Thursday, 11 February 2010

The formula for success


Shh, or however you spell that sibilant sound: it always looks wrong on the page, or the screen for that matter. Like tsk tsk. That never looks right, does it? But now I’ve wandered off track. What I want to say is, hush! I’ve finally cracked it. Snuffling away in my bookshelves, I happened upon the secret formula for success in writing. Simple and easy to use. Oh, joy!

I’m only going to share it with you, nobody else, so please promise to keep it strictly secret.

The main criterion for enjoyment of the books I love is a unique and memorable main character. That means the original formula has to be:

E = mc2

Does anyone know how to do a superscript in html?

E is entertainment value and mc is the main character.

That's why I love Madame Bovary, Ulysses, Steppenwolf, Auto da Fe, Herzog, and lots of stories with wonderful, eternal characters. They become part of your world, more lifelike than most of the people you meet in that hazy unreal place outside books.

But I suppose there are other rewards a good novel should provide. We need a formula that squeezes out Murphy by Sam Beckett as the best book ever written. The characters are marvellous, it’s true: the tortured Neary, fawning Tinklepenny, endlessly desirable Celia and, of course, poor old Murphy himself. But there’s more, there's the language and, most of all, Murphy is funny.

That gives us l for the use of language, to my taste the next most important factor after the characters. Since my favourite books are usually funny, h is for humour and gets a double weighting too. I suppose we have to include the story, don't we? I’m told agents and publishers like there to be one. Reluctantly, p is for plot. Next, let’s not forget that some people like to lose themselves in exotic parts (s is setting). Grahame Greene’s, The Heart of the Matter, or A Burnt Out Case, or The Power and the Glory, all delight partly for their evocation of far-away. Oh, and Gormenghast has to have a mention here too.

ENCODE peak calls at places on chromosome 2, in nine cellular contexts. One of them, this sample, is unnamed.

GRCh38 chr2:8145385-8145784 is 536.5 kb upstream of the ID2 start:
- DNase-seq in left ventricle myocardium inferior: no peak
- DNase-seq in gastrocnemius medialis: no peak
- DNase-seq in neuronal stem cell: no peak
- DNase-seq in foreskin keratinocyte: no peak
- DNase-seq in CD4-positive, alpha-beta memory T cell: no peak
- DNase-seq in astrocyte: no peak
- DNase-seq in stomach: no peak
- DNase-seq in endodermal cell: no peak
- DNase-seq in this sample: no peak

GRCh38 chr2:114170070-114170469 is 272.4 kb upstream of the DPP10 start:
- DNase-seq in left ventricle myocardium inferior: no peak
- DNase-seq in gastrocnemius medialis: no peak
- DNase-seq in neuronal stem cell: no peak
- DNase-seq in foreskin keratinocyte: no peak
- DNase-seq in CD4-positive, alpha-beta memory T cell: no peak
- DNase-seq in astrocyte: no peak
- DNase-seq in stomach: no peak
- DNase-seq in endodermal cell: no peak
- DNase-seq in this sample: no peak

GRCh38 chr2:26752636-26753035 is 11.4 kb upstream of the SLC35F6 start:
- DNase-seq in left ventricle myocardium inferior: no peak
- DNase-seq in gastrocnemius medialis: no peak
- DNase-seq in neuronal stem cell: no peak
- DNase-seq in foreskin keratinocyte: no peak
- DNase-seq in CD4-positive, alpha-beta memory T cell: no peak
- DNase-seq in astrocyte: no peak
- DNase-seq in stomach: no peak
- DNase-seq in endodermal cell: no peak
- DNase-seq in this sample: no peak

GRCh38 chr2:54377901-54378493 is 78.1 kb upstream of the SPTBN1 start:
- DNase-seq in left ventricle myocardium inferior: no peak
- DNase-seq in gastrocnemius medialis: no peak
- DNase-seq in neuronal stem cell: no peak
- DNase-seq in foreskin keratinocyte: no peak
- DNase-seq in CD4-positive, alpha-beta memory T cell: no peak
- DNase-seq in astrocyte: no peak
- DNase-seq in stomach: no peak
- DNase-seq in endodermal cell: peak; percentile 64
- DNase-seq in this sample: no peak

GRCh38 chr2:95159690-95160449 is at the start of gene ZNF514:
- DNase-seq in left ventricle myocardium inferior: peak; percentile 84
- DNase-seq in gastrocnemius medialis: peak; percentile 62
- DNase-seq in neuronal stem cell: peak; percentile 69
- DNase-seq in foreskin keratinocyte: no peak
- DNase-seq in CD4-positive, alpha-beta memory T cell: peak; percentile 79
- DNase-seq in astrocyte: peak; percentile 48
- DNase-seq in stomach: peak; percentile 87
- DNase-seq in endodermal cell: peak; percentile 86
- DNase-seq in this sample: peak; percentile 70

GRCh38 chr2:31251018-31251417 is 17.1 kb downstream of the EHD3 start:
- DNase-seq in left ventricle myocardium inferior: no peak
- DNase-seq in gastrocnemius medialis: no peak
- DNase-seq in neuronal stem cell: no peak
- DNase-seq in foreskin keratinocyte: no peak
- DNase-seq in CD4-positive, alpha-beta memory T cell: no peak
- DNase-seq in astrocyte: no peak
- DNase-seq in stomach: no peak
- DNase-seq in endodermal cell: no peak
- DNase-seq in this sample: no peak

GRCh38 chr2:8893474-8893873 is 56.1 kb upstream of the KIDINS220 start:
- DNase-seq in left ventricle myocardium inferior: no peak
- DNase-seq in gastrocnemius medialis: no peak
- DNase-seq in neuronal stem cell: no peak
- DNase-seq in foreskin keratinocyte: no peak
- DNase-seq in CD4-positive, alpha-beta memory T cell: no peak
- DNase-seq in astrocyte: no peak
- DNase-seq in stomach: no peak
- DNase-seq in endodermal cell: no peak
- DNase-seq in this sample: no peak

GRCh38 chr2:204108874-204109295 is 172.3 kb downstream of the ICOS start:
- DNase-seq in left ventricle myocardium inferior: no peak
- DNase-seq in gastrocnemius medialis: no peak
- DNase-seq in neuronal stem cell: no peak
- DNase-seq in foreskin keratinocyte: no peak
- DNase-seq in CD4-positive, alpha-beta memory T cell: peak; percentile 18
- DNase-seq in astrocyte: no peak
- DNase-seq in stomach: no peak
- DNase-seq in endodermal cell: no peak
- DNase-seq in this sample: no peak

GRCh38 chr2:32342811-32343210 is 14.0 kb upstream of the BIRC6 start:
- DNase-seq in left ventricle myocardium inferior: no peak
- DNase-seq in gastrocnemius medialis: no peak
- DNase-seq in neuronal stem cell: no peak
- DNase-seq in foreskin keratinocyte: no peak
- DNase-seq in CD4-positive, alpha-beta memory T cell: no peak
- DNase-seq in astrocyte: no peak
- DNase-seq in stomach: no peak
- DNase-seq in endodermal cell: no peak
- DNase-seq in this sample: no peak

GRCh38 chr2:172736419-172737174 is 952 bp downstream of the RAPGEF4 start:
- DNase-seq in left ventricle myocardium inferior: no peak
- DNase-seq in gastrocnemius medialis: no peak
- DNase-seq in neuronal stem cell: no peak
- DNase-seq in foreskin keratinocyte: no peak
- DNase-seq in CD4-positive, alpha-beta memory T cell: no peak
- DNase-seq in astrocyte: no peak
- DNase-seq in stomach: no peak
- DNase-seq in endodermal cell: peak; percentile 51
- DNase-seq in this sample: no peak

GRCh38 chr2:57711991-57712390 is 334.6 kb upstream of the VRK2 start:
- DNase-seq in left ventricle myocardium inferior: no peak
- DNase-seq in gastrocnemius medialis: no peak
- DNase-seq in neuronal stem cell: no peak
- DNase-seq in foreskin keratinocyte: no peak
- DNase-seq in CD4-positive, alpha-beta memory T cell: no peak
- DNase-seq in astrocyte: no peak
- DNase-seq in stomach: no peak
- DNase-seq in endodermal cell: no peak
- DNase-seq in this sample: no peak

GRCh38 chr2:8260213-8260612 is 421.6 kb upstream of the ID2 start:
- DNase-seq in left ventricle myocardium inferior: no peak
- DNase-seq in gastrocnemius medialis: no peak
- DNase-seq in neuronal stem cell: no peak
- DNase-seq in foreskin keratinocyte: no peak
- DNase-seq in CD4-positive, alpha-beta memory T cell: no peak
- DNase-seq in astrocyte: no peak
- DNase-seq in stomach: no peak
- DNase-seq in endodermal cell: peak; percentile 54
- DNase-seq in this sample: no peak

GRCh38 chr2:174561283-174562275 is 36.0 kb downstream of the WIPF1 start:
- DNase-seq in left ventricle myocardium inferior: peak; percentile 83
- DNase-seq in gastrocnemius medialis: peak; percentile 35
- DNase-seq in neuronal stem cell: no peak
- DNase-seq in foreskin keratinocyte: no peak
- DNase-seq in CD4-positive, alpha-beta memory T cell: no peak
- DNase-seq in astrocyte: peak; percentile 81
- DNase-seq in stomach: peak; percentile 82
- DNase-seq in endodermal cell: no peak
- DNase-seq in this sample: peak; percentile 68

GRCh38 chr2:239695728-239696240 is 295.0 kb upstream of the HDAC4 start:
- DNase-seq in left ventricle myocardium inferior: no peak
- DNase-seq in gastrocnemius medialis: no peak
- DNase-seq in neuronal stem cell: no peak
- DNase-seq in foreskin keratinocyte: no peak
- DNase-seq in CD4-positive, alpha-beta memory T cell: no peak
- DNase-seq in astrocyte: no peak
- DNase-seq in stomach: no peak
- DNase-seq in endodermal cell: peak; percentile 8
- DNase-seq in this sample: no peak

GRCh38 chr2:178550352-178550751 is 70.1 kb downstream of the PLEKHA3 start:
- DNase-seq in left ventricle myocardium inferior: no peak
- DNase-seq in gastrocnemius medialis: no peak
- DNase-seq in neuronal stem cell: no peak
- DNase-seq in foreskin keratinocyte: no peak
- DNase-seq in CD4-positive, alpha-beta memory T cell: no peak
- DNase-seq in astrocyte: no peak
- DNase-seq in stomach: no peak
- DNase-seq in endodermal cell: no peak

For some people, the chance to learn stuff is what draws them into the bookshop. So, f is for facts. After dredging my head for five minutes I can’t think of a single example of a book where learning new information has been important to my enjoyment. Help me out here, perhaps it features more prominently in your bastardisation of the formula. For me, f is going to have a tiny part to play.

To summarise where we’ve got to, it looks as if E = 3l + 2h + mc2 + p + s + (f/2)

What else? Well, the block that stands before me all day long is the terrifying requirement for a big idea. I keep starting on my third novel and then can’t build up the momentum to finish. I’ve hooked onto the notion that, in today’s non-reading, non-book-buying, “we just can’t see enough of a market for this,” publishing world, what I need is a BIG IDEA. Something truly original. That’s frightening enough to silt up anyone’s pen. In other words O is for original. It gets a capital letter because it’s an open mouth waiting to swallow all my inspiration. Examples of books that score high on O are Luke Reinhart’s, The Dice Man, or The Curious Incident, or . . . God knows, I’m stumped.

I’ve already said I don’t read to learn facts, but I do like a novel full of big themes or insights into the human condition, a book that opens my eyes. That means we have to have i for ideas (the novel of ideas).

So the final formula is E = (3l + 2h +mc2 + p + s + (f/2))Oi

Simple – just apply that to your writing and you have a guaranteed blockbuster, classic, best-selling, masterpiece. All you have to do now is write it.

19 comments:

Rosy Thornton said...

Rod, I was sure there was going to be a hidden message in your formula... I thought I was maybe getting close to it at the end there with 'p..s ..f'!

Great post - entertaining as ever!

Roderic Vincent said...